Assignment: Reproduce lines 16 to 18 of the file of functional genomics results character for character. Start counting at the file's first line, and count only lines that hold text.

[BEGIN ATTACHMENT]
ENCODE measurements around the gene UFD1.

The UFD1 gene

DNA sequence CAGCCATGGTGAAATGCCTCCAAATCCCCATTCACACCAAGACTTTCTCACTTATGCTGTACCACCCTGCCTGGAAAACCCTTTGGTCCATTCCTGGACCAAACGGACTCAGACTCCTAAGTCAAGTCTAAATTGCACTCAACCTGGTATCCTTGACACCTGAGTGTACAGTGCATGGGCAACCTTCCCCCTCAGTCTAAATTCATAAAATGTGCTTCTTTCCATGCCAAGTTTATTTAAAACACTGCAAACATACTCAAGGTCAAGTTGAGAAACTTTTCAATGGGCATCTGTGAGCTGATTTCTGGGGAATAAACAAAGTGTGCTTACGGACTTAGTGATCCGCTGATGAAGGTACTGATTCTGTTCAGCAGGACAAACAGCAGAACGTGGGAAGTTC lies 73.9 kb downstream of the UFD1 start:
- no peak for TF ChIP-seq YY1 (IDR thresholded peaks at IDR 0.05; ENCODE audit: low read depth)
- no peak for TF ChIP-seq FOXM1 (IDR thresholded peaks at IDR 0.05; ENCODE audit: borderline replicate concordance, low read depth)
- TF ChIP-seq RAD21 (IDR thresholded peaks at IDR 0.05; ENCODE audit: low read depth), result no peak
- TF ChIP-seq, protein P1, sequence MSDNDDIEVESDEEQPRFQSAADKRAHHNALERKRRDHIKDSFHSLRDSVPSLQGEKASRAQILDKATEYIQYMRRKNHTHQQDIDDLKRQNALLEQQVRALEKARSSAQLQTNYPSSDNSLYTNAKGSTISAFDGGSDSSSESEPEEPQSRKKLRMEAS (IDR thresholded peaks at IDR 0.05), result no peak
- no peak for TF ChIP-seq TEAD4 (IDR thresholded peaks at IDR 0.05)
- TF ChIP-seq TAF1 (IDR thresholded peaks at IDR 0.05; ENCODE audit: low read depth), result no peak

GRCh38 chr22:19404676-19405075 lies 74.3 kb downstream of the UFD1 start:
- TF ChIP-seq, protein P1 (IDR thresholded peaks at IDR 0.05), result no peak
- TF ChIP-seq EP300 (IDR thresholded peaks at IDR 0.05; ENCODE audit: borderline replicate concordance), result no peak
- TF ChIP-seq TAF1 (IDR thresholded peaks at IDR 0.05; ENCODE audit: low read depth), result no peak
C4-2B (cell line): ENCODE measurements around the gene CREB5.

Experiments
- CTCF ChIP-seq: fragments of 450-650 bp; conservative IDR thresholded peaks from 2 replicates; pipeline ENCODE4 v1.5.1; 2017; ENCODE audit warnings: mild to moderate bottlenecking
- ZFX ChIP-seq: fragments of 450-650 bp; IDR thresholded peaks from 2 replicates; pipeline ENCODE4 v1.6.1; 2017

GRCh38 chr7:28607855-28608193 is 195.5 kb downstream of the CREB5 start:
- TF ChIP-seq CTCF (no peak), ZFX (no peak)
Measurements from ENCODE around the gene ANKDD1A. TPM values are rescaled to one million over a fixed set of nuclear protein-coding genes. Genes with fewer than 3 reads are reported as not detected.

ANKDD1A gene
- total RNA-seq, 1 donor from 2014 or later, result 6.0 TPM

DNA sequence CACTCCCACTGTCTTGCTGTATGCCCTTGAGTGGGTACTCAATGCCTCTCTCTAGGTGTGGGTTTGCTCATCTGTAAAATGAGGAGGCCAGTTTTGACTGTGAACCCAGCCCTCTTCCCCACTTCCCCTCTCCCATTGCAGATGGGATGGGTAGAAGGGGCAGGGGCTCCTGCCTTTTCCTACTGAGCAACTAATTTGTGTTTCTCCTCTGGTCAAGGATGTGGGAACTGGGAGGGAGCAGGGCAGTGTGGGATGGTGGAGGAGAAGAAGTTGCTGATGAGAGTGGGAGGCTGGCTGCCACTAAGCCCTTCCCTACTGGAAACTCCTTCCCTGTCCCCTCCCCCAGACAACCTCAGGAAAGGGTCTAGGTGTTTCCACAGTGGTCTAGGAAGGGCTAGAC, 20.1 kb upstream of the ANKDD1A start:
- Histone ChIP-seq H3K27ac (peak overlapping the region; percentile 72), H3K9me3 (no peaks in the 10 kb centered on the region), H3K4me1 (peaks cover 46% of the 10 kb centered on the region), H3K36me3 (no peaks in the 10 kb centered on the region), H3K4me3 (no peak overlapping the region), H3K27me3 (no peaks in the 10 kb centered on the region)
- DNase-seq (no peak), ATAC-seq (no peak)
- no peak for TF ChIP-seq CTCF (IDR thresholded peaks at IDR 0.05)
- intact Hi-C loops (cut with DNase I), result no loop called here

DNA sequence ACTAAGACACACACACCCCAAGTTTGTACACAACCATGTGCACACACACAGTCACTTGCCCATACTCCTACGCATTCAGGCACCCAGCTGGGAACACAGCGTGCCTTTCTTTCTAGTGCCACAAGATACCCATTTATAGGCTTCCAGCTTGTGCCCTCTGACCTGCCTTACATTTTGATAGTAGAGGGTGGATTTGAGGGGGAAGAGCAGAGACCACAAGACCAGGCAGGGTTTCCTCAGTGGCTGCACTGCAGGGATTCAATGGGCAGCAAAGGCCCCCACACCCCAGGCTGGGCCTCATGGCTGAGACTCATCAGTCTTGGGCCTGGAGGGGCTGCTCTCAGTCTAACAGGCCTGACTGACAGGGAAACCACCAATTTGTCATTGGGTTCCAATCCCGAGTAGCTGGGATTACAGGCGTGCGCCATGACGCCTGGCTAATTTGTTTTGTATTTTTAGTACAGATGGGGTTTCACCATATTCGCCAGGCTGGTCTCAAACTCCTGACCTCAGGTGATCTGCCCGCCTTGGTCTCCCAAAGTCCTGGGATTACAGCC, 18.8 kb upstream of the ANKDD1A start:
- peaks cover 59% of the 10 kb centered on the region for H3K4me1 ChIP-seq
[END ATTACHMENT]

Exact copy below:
- CTCF ChIP-seq: fragments of 450-650 bp; conservative IDR thresholded peaks from 2 replicates; pipeline ENCODE4 v1.5.1; 2017; ENCODE audit warnings: mild to moderate bottlenecking
- ZFX ChIP-seq: fragments of 450-650 bp; IDR thresholded peaks from 2 replicates; pipeline ENCODE4 v1.6.1; 2017

GRCh38 chr7:28607855-28608193 is 195.5 kb downstream of the CREB5 start: